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CAC Announces Crossover of the D.L. Hansen Collection, Will Other Big Collections Follow?

By CoinWeek Staff Reports …..
 

  • CAC Grading Announces the Crossover of D.L. Hansen’s Barber Half Dollar Collection
  • Crossovers of high-end collections to CAC may signal a shift in the market
  • This week, CAC Grading will exhibit the coins at its booth at the Winter FUN Show in Orlando, Florida

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In a December 29, 2023 press release, CAC Grading of Virginia Beach announced that the firm had recently crossed a set of Barber half dollars from the D.L. Hansen Collection from PCGS holders to new CAC holders.

Of the crossover, CAC Grading President Ron Drzewucki wrote, “We are excited to have received these coins to crossover into CAC Grading holders.”

CAC Founder John Albanese confirmed the crossover with CoinWeek over the telephone and told us that the company had a commitment from Hansen to cross over other sections of his collection at a future time. The company is also in conversation with several high end collectors who have voiced interest in having CAC Grading reevaluate and encapsulate their holdings.

Dell Loy Hansen and David Lawrence Rare Coins President John Brush. Image: DLRC.
Dell Loy Hansen and David Lawrence Rare Coins President John Brush. Image: DLRC.

Hansen, a Utah businessman, is one of the leading collectors of United States coin and has an interest in both CAC and David Lawrence Rare Coins (DLRC). His efforts to assemble a super-Eliasberg Collection are well-documented; he is an active buyer of rare coins, and nearly all of the coins in his collection are among the finest known examples.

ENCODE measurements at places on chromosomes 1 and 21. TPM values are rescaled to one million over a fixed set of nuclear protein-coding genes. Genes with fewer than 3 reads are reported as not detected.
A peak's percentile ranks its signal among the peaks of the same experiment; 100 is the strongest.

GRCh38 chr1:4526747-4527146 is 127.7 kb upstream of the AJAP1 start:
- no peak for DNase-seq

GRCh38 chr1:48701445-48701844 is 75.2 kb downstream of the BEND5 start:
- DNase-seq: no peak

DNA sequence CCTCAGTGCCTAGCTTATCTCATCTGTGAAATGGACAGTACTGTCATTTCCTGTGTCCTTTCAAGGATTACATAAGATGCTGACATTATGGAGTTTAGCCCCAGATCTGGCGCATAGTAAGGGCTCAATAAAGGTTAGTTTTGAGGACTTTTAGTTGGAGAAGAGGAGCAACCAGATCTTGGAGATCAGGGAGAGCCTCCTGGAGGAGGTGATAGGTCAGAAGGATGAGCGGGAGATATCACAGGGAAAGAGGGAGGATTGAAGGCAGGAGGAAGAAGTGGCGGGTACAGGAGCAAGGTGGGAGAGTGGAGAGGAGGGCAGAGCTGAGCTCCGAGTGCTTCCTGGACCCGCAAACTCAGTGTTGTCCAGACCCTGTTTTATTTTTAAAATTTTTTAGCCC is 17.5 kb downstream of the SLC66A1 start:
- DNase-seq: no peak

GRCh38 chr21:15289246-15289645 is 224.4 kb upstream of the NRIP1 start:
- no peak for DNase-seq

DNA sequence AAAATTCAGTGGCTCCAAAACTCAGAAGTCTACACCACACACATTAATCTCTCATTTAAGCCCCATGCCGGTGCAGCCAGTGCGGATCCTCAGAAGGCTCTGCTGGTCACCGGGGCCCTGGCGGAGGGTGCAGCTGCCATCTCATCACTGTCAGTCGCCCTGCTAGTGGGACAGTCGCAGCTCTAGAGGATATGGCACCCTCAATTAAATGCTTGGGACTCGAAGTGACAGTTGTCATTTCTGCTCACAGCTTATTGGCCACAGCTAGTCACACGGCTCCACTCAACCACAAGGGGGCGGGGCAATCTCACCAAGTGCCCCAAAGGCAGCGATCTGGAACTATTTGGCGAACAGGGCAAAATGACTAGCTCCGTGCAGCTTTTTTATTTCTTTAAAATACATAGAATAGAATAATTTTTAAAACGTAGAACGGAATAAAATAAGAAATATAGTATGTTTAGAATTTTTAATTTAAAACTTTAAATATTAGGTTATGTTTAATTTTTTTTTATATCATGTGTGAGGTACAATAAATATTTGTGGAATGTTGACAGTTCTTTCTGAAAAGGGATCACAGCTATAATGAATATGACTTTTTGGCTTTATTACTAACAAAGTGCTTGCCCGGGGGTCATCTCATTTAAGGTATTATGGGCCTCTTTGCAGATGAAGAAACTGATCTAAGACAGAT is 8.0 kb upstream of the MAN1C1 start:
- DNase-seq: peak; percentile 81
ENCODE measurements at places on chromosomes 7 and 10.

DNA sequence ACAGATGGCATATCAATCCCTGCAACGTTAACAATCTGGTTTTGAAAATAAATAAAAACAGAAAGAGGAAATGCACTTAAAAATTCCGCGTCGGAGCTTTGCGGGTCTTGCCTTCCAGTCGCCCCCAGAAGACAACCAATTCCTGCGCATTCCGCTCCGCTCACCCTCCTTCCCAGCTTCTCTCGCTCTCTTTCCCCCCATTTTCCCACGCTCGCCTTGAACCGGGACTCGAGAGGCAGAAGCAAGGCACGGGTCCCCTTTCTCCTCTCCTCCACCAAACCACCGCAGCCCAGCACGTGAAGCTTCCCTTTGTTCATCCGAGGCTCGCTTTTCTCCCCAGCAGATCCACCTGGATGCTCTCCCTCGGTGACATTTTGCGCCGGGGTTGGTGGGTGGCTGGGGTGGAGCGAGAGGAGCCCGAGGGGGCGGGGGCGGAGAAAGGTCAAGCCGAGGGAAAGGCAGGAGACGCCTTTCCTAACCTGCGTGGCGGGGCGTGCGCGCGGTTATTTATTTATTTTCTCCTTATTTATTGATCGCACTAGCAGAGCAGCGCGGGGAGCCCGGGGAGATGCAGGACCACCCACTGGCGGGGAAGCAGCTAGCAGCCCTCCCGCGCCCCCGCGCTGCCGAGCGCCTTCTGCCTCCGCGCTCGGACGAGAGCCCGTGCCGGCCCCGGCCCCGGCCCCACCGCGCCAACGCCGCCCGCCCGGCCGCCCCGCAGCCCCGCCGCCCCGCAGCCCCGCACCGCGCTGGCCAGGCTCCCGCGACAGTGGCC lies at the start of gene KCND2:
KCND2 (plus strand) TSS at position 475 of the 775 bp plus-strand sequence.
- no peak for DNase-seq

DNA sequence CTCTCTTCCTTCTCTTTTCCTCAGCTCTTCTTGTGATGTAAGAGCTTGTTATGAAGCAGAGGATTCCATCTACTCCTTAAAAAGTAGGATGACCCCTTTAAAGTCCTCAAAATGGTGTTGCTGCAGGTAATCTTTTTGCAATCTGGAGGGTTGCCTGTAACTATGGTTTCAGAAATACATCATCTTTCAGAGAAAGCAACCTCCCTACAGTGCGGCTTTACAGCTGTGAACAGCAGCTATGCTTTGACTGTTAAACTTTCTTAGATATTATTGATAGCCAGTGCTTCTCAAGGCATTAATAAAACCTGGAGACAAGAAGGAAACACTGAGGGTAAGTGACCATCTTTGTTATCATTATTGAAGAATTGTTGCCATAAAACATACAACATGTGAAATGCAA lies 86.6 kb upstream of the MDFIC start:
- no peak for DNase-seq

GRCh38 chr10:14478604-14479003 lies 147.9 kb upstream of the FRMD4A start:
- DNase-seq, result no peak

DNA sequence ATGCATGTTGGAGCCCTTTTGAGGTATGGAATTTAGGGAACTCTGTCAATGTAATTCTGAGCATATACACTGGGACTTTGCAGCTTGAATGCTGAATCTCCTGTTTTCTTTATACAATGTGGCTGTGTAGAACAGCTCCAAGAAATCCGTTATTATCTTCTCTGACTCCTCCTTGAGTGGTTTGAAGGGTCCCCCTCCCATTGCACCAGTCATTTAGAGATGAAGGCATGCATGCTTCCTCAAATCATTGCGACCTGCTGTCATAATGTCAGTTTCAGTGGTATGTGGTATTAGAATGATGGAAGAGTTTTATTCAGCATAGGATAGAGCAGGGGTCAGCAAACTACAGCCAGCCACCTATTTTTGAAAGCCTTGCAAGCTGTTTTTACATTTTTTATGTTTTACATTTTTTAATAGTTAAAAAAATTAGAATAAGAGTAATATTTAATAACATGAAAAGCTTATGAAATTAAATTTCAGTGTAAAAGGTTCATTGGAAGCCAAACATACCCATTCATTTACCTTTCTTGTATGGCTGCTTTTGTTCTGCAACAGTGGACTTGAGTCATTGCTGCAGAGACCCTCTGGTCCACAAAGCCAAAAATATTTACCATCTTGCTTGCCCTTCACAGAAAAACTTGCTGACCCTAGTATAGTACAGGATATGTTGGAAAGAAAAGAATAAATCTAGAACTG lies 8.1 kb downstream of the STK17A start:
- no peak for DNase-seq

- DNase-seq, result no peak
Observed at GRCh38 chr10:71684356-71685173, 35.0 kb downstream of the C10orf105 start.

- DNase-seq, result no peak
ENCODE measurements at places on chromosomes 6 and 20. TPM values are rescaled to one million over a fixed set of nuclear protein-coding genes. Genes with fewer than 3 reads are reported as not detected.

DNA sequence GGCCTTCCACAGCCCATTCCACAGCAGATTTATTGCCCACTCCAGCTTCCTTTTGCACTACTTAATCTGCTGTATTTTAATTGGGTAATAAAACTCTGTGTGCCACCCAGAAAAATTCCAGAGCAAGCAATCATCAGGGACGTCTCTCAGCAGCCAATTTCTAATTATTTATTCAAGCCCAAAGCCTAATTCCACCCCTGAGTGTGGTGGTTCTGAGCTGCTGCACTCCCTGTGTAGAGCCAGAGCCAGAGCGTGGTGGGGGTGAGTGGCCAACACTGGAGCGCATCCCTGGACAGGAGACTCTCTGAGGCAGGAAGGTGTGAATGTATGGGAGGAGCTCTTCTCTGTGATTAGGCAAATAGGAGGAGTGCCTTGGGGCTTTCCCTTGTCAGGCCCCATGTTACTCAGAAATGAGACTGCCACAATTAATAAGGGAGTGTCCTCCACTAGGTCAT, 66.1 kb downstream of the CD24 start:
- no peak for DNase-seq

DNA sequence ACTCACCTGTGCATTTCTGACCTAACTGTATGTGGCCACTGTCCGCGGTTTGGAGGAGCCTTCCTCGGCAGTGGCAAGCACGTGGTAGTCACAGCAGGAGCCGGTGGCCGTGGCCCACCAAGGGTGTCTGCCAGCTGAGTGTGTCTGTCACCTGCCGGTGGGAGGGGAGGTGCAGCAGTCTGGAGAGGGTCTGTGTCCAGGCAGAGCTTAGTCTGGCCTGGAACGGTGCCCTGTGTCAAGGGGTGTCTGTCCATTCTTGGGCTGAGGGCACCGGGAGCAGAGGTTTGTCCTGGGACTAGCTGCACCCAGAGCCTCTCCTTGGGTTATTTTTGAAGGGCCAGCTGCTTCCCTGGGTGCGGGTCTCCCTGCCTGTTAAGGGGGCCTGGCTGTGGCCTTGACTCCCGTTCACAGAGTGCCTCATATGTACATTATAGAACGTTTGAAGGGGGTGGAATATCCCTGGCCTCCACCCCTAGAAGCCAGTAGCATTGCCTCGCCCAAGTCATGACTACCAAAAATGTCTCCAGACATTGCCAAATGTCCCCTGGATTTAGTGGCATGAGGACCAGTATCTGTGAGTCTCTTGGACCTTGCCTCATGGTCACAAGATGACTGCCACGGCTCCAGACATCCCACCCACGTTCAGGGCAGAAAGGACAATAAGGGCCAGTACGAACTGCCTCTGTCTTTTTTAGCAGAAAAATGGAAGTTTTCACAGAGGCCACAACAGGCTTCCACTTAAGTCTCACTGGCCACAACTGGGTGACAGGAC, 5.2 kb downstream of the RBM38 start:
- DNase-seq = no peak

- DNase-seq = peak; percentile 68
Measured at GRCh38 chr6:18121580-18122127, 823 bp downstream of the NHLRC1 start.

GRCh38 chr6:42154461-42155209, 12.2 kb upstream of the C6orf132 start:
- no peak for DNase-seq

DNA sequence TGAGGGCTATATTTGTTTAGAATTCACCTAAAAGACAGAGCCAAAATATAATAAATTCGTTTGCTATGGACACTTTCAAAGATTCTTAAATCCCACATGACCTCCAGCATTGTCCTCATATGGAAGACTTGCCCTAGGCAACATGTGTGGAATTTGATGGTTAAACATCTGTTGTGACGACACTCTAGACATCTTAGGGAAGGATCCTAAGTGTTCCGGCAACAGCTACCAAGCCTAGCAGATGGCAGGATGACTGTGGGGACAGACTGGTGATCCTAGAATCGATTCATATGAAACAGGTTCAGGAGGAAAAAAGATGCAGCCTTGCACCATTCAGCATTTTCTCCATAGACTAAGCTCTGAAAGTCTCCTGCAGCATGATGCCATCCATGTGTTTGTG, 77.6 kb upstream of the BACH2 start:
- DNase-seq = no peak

Crossovers Nothing New in the Grading Industry

Before CAC launched as a full-service grading company, the majority of high-end coins from America’s classic period of federal coinage (1792 – 1933) had already been accounted for and graded by either NGC or PCGS, or both. Over the course of 35+ years, the two grading services have often actively sought to gain business from each others’ customers by offering discounted grading fees for coins that have already been certified by the other service.

On its website, PCGS actively markets crossovers with the statement “The Best Coins Always End Up in PCGS Holders”. NGC also offers crossover services. What makes the crossover service different from a standard grading submission is the grading services will allow customers to submit coins already graded by the other company and crack them out of their original holder only if the coin meets or exceeds the grading opinion that is stated on the original insert. The benefit to the customer lies with the fact that there is no risk of a downgrade in the event that the second service does not agree with the first.